India’s IT/BPO Market Will Grow At 30% For 4 Yrs- ASSOCHAM
After registering an CAGR growth rate of 35% in last couple of years, Indian IT/BPO industry is expected to continue to grow over 30% on a year-to-year basis for at least another four years, according to Associated Chambers of Commerce and Industry of India (ASSOCHAM).
The Chamber in a statement stated that Offshoring is now a proven formula, which has enabled in particular Tier 1 (TCS, Infosys and Wipro) but also Tier 2 Indian players to grow at a much faster pace than their global peers (e.g. IBM, Accenture, EDS, CSC, Fujitsu, Cap Gemini and Atos Origin). As a result Indian players having been gaining market share at expense of Western based players.
Over the years most of the Indian IT Services and BPO players have been moving up the value chain and in most cases are integral to the business of the client. Considering this positive outlook towards Indian IT/BPO service industry, PE/VC investors are looking at investing in these companies to be part of India growth story.
Besides investing in main stream companies, investors are increasingly looking to invest in companies with niche focus such as Flextronics Software System (specialized IT services in telecom domain), Geometric software (engineering services CAD/CAM/CAE), Applabs (software testing), Quattro (BPO firm focusing on new offering such as legal outsourcing, analytics, clinical data management etc), according to assocham.
Some of the key deals that have happened in this space are: (Value in USD mn & Investors Profile) Carlyle Group (170, BPO), Chryscapital UTI Ventures (28, Networking & System integration), IDG Ventures India (2.0, Business Intelligence & analytics software product), Cargill Ventures (9.0, IT services), UTI Venture, Argonaut (10.0, Web application, mobile computing & entp. infrastructure management), Norwest Venture (20, financial services, KPO), Carlyle Group (20, Integrated solutions provider across the spectrum of publishing & data services), Olympus Capital (100, BPO), Intel Capital, Trident Capital, Cargil Ventures & Jafco (11, IT infrastructure management & consulting services), Baring Private Equity Partners (10, Global sales, business intelligence & marketing analysis company), Carlyle Group (17, Pure play, third party BPO company offering both voice & non-voice services), Sequoria Capital (10, Software Testing), Oak Investment Partners (30, IT Professional services, Outsourcing IT services, IT offshore services, IT consulting firms), WestBridge Capital Partners (12.5, Offshore Product Development), Kohlberg Kravis Roberts & Co. (900, IT services company), ICICI Venture Funds (10, IT services company with focus on CAD/CAM/CAE), ChrysCapital LLC (15.1, Supply Chain Management), General Atlantic Partners (67.5, Specialised ITS & BPO provider) and Softbank Asia Infrastructure Fund (22.5, Offshroe Product Engg.).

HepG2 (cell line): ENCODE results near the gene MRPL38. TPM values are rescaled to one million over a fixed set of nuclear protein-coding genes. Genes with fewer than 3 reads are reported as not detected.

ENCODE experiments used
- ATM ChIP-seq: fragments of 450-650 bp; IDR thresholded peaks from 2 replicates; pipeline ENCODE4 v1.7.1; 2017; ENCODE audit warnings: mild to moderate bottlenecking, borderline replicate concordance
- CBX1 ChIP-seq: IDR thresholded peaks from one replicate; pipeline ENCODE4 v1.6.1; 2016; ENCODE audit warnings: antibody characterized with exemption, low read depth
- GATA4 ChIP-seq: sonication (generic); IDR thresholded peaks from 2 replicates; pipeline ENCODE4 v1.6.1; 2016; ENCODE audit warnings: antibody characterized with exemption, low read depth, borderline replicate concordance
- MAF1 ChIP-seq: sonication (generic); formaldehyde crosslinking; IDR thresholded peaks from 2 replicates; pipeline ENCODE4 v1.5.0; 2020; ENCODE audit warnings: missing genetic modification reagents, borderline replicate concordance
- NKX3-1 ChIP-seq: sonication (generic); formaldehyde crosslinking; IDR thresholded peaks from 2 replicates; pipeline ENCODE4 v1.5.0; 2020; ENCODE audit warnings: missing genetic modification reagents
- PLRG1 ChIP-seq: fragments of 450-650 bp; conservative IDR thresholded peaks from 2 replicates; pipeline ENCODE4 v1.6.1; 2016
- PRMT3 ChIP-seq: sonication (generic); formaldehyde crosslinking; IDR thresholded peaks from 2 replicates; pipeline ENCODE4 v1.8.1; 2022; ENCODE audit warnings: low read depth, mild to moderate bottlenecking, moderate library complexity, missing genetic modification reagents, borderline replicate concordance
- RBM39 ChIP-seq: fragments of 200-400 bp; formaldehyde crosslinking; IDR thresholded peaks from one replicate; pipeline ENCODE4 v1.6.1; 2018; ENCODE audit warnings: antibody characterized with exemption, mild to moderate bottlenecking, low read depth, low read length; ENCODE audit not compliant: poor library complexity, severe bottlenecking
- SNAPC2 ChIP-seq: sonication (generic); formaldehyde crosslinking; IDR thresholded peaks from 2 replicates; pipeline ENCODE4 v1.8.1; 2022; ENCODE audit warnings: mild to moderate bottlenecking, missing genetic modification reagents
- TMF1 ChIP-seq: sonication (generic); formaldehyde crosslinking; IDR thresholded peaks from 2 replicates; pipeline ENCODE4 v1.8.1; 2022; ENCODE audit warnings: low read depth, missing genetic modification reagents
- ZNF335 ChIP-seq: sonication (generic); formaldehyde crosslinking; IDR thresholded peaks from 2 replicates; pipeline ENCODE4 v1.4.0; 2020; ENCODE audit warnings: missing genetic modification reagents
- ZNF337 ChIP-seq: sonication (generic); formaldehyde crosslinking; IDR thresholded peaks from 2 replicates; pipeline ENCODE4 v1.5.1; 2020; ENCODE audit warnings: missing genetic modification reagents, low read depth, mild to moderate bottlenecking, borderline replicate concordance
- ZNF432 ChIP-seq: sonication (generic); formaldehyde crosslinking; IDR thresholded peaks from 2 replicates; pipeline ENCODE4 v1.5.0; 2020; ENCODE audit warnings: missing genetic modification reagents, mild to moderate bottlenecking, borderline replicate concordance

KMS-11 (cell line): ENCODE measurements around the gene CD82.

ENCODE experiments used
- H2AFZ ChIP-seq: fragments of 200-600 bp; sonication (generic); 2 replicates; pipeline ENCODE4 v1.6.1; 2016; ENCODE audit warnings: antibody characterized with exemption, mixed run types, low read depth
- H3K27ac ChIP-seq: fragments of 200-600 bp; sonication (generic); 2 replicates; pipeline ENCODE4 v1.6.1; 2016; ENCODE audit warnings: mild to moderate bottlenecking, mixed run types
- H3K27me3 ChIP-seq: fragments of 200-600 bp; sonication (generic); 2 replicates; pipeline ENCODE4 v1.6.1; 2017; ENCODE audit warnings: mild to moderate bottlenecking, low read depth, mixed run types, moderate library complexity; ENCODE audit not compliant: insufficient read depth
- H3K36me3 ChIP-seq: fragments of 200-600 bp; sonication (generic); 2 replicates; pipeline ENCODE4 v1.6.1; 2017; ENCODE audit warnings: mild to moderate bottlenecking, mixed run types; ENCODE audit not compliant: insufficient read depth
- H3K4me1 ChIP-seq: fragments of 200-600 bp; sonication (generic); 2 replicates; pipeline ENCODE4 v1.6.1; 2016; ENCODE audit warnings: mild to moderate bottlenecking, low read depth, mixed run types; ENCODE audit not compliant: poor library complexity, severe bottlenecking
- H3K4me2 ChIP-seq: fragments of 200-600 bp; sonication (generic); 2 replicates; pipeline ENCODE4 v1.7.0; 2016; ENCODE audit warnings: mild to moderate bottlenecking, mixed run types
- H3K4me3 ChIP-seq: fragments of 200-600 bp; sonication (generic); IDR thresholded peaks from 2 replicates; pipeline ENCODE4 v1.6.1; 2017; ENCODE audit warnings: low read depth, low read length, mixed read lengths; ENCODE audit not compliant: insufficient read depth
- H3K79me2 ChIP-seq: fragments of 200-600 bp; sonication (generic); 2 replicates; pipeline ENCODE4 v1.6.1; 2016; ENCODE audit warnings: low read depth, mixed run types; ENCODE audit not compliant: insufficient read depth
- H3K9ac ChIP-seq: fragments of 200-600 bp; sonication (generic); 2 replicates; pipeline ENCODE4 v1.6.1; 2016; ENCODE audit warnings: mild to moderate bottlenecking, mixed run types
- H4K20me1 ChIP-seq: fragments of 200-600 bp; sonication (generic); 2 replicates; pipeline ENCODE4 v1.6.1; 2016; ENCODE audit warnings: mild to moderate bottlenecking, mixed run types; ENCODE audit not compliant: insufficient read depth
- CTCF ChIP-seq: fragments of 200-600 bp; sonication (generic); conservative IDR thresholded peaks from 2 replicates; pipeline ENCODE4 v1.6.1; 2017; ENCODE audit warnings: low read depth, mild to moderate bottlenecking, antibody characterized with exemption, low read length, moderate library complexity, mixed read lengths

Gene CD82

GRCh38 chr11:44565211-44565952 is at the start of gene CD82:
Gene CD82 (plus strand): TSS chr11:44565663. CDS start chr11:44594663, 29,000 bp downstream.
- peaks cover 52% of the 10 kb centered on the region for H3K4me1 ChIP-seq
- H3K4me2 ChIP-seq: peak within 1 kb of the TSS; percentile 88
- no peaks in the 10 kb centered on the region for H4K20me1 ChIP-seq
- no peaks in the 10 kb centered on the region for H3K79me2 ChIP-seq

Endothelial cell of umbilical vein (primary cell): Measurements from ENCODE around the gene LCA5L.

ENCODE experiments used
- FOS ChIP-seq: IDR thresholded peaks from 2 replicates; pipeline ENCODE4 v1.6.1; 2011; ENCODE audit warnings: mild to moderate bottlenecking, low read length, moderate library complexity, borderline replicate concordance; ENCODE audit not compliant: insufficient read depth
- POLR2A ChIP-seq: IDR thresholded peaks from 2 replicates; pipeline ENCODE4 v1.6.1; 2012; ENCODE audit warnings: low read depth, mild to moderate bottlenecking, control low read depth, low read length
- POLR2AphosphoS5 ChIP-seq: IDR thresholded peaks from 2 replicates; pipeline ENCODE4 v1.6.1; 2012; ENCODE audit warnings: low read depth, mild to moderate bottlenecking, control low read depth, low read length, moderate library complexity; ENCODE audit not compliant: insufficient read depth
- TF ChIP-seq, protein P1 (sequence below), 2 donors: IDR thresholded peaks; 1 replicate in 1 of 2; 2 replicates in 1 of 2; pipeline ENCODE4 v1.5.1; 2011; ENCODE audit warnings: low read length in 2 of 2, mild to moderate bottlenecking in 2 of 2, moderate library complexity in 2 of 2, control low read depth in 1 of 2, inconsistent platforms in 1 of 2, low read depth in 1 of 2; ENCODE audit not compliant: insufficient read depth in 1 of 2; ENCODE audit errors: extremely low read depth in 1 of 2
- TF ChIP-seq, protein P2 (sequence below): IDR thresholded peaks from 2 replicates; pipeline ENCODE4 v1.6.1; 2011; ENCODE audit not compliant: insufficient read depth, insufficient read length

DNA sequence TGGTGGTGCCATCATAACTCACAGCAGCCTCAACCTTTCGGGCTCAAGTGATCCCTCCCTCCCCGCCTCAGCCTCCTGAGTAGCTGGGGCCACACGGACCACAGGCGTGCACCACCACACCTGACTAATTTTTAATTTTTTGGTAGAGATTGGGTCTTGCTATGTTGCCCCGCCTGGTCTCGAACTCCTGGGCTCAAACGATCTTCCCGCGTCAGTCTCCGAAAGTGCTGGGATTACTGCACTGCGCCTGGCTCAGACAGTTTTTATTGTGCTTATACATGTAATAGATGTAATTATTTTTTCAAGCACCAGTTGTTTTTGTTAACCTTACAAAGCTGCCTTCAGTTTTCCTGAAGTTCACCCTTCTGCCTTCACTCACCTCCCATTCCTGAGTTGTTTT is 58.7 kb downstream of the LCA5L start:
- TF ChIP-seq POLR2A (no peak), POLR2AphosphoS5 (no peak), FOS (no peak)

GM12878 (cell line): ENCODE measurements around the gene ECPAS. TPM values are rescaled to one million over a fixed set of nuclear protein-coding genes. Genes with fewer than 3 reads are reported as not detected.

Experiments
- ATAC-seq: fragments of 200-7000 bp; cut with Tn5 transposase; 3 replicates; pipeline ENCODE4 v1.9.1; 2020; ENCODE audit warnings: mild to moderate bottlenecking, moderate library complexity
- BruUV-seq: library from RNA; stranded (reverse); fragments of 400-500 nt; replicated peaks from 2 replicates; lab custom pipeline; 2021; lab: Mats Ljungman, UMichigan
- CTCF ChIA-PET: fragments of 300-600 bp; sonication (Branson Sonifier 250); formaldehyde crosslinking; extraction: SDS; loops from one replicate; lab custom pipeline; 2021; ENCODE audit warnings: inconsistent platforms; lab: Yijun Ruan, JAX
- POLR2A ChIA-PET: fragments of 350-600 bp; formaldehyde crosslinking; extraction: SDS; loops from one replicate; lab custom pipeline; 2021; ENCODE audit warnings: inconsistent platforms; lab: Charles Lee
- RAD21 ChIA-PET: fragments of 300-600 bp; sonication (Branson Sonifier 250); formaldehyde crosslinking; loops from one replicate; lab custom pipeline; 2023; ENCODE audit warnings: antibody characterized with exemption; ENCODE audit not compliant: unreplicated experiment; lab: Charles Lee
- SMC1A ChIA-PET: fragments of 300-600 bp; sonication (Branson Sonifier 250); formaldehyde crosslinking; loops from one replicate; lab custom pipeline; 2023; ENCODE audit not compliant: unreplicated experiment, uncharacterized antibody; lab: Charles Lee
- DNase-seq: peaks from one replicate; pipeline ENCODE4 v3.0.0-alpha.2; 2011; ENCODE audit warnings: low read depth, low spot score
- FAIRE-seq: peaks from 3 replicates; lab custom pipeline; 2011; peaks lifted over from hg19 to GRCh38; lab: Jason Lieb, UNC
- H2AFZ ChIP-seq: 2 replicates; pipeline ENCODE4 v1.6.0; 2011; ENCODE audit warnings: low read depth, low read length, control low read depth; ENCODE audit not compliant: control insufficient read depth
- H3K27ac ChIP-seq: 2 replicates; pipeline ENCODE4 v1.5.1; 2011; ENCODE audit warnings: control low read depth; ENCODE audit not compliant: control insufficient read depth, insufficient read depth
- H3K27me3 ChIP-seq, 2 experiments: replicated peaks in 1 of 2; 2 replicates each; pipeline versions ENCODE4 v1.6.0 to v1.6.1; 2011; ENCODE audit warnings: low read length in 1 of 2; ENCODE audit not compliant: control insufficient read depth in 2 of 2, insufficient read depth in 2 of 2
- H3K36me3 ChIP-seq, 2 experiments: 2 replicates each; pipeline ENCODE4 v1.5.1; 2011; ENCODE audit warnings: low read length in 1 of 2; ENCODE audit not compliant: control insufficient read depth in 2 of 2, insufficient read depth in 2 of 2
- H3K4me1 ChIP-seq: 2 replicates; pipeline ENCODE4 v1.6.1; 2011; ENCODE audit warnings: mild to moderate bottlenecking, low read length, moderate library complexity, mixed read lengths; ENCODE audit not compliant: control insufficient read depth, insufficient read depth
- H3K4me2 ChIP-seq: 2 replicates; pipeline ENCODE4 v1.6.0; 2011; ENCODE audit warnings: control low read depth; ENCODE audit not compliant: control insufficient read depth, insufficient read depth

Across all sectors Venture Capital VC/PE firms obtained exit routes for their investments in 37 Indian companies during 2006, including 19 via IPO’s. For 2005 this figure stood at 41, including 17 via IPO’s. Obviously exits are always lagging investments and given that as little as 2 years ago total PE investments was well below 100 per annum this by and large explains the big difference between total number of investments in 2006 and total number of (disclosed) exits.
In large M&A exits, one transaction which grabbed attention was the acquisition of 52% stake in Mphasis-BFL by EDS for US$ 380 mn. Baring Private Equity Partners realized about US$170 mn by selling a 23.38% stake in the company (it continues to retain a 15% stake and Baring Private Equity Partners is estimated to have made 25x return on its investment)
Another trade sale which attracted quite a bit of attention was the US$ 250 sale of Office Tiger to RR Donnely which enables RR Donnely to significantly increase its BPO/Document management exposure
US$ 224 mn IPO of WNS global services (India based BPO service provider) on NYSE was the largest PE backed IPO during 2006. Warburg Pincus acquired 68% equity in WNS in 2002 via partial buyout of British Airways stake. In the IPO about 60% consisted of secondary sale by exiting shareholders.
In the form of exit where one PE/VC sells to another PE/VC, Baring Private Equity Partners exited from Cybernet Software System and its subsidiary Slash Support by selling it stake to SAIF for US$ 21 mn
In a large buyback exit route, Citigroup sold its 23% stake in Progeon (BPO service provider) for US$ 115 mn to its parent, Infosys. Citigroup invested US$ 20mn in 2002, thus making a return of about 5.7x on its investment over 4 years.